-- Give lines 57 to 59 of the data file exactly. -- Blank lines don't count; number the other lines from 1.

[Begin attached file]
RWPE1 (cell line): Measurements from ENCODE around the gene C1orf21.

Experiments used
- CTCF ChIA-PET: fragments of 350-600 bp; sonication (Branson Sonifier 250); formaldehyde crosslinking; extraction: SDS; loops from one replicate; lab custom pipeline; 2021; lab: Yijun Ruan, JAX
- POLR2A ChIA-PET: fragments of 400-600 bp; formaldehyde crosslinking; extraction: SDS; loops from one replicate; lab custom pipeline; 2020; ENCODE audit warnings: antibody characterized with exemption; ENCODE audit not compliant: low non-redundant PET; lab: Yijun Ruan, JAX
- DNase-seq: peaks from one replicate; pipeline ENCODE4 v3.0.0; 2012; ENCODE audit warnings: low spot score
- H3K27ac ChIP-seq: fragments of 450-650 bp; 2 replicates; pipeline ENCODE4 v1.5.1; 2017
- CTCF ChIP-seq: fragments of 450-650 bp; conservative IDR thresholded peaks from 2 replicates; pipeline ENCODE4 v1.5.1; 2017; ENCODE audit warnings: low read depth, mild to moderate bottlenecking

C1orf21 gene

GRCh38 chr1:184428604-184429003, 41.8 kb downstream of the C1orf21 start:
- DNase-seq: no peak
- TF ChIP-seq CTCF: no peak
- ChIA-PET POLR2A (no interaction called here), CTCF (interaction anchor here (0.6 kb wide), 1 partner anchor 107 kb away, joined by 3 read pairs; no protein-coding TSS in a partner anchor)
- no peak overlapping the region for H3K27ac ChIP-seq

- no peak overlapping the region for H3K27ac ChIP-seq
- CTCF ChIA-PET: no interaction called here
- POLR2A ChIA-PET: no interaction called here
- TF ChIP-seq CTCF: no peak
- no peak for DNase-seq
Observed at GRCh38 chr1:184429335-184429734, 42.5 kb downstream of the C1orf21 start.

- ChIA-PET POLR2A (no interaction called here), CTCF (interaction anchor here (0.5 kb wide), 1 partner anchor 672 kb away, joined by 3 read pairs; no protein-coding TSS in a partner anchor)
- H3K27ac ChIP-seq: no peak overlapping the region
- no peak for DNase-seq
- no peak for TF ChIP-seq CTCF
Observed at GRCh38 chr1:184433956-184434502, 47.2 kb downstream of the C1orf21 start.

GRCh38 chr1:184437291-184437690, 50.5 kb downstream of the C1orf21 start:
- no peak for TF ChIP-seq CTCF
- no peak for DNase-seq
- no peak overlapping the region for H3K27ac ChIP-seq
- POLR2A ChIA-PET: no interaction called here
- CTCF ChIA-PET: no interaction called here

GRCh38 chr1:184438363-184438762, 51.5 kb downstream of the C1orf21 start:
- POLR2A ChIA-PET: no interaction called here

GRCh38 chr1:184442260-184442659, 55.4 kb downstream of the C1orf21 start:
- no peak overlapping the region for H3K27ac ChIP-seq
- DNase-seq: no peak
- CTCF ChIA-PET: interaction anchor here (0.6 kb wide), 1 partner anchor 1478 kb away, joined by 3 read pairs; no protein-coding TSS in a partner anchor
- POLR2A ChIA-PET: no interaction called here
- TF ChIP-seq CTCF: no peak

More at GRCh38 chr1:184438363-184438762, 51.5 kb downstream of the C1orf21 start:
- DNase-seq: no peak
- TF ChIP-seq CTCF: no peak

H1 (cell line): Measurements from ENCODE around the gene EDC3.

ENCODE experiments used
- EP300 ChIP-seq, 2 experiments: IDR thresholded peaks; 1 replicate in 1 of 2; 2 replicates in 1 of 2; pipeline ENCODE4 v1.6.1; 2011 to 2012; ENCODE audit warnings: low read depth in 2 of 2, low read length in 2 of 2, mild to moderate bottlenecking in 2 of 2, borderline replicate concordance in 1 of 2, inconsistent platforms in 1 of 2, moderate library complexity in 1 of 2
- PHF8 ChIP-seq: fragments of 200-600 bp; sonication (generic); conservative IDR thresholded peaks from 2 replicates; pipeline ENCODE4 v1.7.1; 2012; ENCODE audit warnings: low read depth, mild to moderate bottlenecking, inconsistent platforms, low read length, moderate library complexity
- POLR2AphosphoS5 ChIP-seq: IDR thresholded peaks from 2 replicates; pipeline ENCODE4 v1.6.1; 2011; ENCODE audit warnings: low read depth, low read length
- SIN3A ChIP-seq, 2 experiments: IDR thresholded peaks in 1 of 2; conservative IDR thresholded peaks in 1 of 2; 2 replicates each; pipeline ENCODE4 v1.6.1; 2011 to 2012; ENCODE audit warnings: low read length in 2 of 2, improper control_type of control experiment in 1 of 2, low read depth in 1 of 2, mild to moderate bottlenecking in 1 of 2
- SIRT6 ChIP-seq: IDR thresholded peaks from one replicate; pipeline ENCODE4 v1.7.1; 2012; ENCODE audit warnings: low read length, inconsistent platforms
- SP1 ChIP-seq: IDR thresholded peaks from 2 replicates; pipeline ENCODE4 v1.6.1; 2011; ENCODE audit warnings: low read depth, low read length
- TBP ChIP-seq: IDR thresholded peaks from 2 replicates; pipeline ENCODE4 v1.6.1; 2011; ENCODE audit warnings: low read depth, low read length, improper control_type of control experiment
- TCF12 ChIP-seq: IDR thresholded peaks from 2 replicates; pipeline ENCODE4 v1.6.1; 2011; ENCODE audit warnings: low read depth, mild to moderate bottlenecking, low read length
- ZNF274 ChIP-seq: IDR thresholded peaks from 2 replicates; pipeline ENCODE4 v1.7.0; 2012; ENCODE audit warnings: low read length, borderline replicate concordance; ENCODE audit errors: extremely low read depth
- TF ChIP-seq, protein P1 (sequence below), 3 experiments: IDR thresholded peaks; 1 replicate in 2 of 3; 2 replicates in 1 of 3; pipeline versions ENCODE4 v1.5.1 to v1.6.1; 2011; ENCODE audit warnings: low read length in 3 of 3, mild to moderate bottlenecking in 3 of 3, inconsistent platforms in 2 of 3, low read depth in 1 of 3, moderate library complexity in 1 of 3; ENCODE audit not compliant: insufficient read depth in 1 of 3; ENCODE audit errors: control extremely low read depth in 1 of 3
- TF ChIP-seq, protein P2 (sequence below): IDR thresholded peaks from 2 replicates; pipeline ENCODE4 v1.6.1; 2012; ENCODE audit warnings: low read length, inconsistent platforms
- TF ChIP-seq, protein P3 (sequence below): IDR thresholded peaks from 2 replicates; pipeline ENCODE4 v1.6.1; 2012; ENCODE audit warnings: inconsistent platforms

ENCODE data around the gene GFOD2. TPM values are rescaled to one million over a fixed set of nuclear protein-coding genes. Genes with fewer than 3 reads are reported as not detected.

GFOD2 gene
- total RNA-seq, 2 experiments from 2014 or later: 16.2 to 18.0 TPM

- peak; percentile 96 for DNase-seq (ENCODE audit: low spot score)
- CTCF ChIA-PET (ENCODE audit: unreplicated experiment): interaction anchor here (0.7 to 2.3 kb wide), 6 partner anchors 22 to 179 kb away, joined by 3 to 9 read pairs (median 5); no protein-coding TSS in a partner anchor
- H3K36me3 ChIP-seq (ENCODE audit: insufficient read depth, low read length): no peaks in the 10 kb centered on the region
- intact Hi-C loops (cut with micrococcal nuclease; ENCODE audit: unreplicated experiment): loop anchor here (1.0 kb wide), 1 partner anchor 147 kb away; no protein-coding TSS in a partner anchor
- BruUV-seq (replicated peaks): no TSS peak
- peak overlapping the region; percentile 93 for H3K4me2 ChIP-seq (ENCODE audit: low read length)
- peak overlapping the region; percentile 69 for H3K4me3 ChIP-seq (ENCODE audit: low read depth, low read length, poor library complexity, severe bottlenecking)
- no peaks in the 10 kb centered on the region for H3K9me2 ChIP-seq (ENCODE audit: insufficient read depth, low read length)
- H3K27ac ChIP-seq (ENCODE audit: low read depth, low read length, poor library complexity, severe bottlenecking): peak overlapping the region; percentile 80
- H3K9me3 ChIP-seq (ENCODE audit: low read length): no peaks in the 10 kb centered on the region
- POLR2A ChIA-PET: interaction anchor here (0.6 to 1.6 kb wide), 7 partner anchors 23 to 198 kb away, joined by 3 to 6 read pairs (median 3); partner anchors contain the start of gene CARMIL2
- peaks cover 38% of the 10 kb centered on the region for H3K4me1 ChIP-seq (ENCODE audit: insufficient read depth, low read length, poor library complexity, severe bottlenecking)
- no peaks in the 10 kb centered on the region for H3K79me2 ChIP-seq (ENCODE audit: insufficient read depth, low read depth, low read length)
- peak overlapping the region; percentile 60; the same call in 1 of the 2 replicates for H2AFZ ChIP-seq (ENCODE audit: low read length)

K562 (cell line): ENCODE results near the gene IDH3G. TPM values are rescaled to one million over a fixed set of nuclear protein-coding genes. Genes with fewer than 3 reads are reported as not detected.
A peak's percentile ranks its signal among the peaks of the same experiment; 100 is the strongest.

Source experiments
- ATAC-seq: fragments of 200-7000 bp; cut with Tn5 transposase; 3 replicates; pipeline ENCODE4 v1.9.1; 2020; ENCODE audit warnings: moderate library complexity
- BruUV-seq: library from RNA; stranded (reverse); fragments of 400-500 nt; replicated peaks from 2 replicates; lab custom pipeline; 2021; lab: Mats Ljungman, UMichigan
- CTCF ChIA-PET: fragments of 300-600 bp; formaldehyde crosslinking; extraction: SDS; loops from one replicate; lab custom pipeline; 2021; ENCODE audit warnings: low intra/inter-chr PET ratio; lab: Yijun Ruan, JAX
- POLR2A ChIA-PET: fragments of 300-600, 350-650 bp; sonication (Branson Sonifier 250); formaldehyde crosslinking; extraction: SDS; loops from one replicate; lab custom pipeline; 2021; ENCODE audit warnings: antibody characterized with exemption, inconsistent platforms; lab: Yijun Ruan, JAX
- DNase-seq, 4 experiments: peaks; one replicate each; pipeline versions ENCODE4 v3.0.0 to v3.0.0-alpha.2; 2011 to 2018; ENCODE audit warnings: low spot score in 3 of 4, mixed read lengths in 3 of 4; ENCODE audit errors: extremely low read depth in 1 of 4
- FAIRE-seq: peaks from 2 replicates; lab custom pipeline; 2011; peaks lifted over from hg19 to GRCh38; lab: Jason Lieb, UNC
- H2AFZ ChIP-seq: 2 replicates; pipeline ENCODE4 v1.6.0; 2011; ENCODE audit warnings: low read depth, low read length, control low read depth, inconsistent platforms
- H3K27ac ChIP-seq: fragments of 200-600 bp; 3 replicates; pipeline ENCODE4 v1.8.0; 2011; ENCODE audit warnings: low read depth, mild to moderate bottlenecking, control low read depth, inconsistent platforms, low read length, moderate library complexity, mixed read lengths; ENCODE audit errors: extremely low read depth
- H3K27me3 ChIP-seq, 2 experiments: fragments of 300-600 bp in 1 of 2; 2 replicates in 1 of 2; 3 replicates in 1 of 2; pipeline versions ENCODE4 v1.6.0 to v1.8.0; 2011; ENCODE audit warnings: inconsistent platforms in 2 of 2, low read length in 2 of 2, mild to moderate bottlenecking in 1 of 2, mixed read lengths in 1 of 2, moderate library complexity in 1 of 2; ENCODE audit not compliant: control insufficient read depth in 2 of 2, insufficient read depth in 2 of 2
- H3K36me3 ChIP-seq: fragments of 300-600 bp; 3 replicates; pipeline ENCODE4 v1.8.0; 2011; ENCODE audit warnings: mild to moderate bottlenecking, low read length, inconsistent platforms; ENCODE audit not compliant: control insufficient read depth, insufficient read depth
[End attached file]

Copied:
GFOD2 gene
- total RNA-seq, 2 experiments from 2014 or later: 16.2 to 18.0 TPM

- peak; percentile 96 for DNase-seq (ENCODE audit: low spot score)